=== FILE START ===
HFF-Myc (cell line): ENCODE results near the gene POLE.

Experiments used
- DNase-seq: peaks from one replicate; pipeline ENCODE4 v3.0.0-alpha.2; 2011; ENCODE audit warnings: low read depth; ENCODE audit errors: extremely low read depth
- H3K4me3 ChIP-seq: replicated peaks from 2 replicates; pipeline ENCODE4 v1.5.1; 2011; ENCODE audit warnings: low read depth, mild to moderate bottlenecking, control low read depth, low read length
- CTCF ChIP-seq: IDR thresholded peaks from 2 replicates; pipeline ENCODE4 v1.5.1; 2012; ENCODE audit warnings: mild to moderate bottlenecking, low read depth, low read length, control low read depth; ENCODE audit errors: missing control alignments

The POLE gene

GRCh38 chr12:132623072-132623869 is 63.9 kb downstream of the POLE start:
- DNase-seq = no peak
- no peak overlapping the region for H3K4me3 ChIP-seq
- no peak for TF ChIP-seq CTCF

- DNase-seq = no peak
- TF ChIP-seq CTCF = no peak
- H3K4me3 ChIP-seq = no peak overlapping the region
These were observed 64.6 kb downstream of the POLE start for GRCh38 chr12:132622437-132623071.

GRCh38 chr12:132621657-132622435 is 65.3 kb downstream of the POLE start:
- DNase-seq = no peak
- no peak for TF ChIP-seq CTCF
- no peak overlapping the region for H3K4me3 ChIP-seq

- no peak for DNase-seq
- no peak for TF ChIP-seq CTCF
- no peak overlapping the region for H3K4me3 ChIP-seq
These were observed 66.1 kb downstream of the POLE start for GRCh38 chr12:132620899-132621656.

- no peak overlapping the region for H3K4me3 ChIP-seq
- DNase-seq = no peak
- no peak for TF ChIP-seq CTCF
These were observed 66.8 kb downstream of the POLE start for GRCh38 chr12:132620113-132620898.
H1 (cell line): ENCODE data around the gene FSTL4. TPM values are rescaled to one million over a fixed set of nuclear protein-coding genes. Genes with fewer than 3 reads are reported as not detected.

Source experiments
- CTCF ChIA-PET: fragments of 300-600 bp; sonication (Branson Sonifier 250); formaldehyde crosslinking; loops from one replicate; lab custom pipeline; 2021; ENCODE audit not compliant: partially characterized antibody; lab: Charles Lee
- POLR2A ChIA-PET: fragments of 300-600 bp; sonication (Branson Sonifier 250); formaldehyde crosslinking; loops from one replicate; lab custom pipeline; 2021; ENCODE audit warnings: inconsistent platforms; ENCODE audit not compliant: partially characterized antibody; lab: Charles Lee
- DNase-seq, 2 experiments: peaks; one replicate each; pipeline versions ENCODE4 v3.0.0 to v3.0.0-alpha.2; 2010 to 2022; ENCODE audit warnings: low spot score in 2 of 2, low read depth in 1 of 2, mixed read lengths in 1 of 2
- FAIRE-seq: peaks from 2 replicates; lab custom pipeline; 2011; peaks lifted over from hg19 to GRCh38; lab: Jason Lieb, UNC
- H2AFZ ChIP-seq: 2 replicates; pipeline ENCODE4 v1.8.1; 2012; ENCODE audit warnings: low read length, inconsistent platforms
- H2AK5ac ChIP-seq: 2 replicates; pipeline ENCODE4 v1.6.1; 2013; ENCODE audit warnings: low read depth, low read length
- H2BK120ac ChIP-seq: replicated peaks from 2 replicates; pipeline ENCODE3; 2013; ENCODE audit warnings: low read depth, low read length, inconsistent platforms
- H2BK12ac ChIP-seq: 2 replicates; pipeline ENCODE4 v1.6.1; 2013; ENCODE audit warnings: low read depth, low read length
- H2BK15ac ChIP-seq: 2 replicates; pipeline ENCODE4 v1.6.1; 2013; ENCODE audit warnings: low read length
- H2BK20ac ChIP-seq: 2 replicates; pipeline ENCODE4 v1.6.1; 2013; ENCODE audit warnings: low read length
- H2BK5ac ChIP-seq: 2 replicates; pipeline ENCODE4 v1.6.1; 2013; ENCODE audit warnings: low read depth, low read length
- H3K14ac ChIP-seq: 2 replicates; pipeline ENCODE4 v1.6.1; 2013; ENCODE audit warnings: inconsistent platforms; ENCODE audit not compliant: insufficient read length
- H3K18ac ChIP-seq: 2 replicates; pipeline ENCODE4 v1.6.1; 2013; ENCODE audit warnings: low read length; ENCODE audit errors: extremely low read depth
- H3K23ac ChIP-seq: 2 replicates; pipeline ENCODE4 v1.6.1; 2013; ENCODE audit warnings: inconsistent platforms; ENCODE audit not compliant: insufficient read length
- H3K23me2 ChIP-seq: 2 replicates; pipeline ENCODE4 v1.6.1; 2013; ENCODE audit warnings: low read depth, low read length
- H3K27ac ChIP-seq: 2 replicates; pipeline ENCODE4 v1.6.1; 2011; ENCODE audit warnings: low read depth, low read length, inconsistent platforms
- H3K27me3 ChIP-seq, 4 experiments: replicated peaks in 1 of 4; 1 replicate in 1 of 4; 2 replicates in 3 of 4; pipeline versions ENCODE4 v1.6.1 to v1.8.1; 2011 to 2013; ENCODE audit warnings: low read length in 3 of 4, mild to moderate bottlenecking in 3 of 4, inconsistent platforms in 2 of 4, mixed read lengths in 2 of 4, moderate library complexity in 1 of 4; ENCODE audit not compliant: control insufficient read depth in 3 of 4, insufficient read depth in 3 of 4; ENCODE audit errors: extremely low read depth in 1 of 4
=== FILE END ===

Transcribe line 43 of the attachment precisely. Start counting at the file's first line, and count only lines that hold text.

- H3K23me2 ChIP-seq: 2 replicates; pipeline ENCODE4 v1.6.1; 2013; ENCODE audit warnings: low read depth, low read length